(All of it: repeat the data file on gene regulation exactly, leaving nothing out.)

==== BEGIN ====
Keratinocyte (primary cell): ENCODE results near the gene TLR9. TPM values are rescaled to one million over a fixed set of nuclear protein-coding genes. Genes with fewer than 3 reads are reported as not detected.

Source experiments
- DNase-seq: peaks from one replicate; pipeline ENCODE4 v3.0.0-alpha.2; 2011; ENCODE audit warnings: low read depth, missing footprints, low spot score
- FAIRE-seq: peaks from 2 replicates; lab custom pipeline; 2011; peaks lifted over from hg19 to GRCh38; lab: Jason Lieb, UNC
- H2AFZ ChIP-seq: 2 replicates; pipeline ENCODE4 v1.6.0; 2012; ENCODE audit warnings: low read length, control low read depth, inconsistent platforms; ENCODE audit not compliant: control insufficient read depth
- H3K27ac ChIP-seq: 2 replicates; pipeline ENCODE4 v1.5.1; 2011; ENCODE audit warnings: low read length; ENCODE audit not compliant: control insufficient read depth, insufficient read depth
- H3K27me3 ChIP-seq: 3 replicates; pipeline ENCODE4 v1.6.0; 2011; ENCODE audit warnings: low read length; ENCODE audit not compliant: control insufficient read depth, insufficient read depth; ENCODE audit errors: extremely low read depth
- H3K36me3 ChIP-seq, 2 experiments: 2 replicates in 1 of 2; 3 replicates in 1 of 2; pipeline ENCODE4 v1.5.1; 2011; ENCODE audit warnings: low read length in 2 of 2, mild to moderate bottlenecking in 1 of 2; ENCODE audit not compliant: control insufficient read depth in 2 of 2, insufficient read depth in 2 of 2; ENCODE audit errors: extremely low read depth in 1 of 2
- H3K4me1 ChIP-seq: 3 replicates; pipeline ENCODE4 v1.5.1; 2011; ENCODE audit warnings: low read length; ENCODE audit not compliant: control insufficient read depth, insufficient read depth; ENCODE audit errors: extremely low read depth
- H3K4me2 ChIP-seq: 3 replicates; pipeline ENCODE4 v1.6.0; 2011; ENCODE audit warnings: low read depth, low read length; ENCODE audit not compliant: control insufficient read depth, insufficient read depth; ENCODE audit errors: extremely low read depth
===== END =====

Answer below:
Keratinocyte (primary cell): ENCODE results near the gene TLR9. TPM values are rescaled to one million over a fixed set of nuclear protein-coding genes. Genes with fewer than 3 reads are reported as not detected.

Source experiments
- DNase-seq: peaks from one replicate; pipeline ENCODE4 v3.0.0-alpha.2; 2011; ENCODE audit warnings: low read depth, missing footprints, low spot score
- FAIRE-seq: peaks from 2 replicates; lab custom pipeline; 2011; peaks lifted over from hg19 to GRCh38; lab: Jason Lieb, UNC
- H2AFZ ChIP-seq: 2 replicates; pipeline ENCODE4 v1.6.0; 2012; ENCODE audit warnings: low read length, control low read depth, inconsistent platforms; ENCODE audit not compliant: control insufficient read depth
- H3K27ac ChIP-seq: 2 replicates; pipeline ENCODE4 v1.5.1; 2011; ENCODE audit warnings: low read length; ENCODE audit not compliant: control insufficient read depth, insufficient read depth
- H3K27me3 ChIP-seq: 3 replicates; pipeline ENCODE4 v1.6.0; 2011; ENCODE audit warnings: low read length; ENCODE audit not compliant: control insufficient read depth, insufficient read depth; ENCODE audit errors: extremely low read depth
- H3K36me3 ChIP-seq, 2 experiments: 2 replicates in 1 of 2; 3 replicates in 1 of 2; pipeline ENCODE4 v1.5.1; 2011; ENCODE audit warnings: low read length in 2 of 2, mild to moderate bottlenecking in 1 of 2; ENCODE audit not compliant: control insufficient read depth in 2 of 2, insufficient read depth in 2 of 2; ENCODE audit errors: extremely low read depth in 1 of 2
- H3K4me1 ChIP-seq: 3 replicates; pipeline ENCODE4 v1.5.1; 2011; ENCODE audit warnings: low read length; ENCODE audit not compliant: control insufficient read depth, insufficient read depth; ENCODE audit errors: extremely low read depth
- H3K4me2 ChIP-seq: 3 replicates; pipeline ENCODE4 v1.6.0; 2011; ENCODE audit warnings: low read depth, low read length; ENCODE audit not compliant: control insufficient read depth, insufficient read depth; ENCODE audit errors: extremely low read depth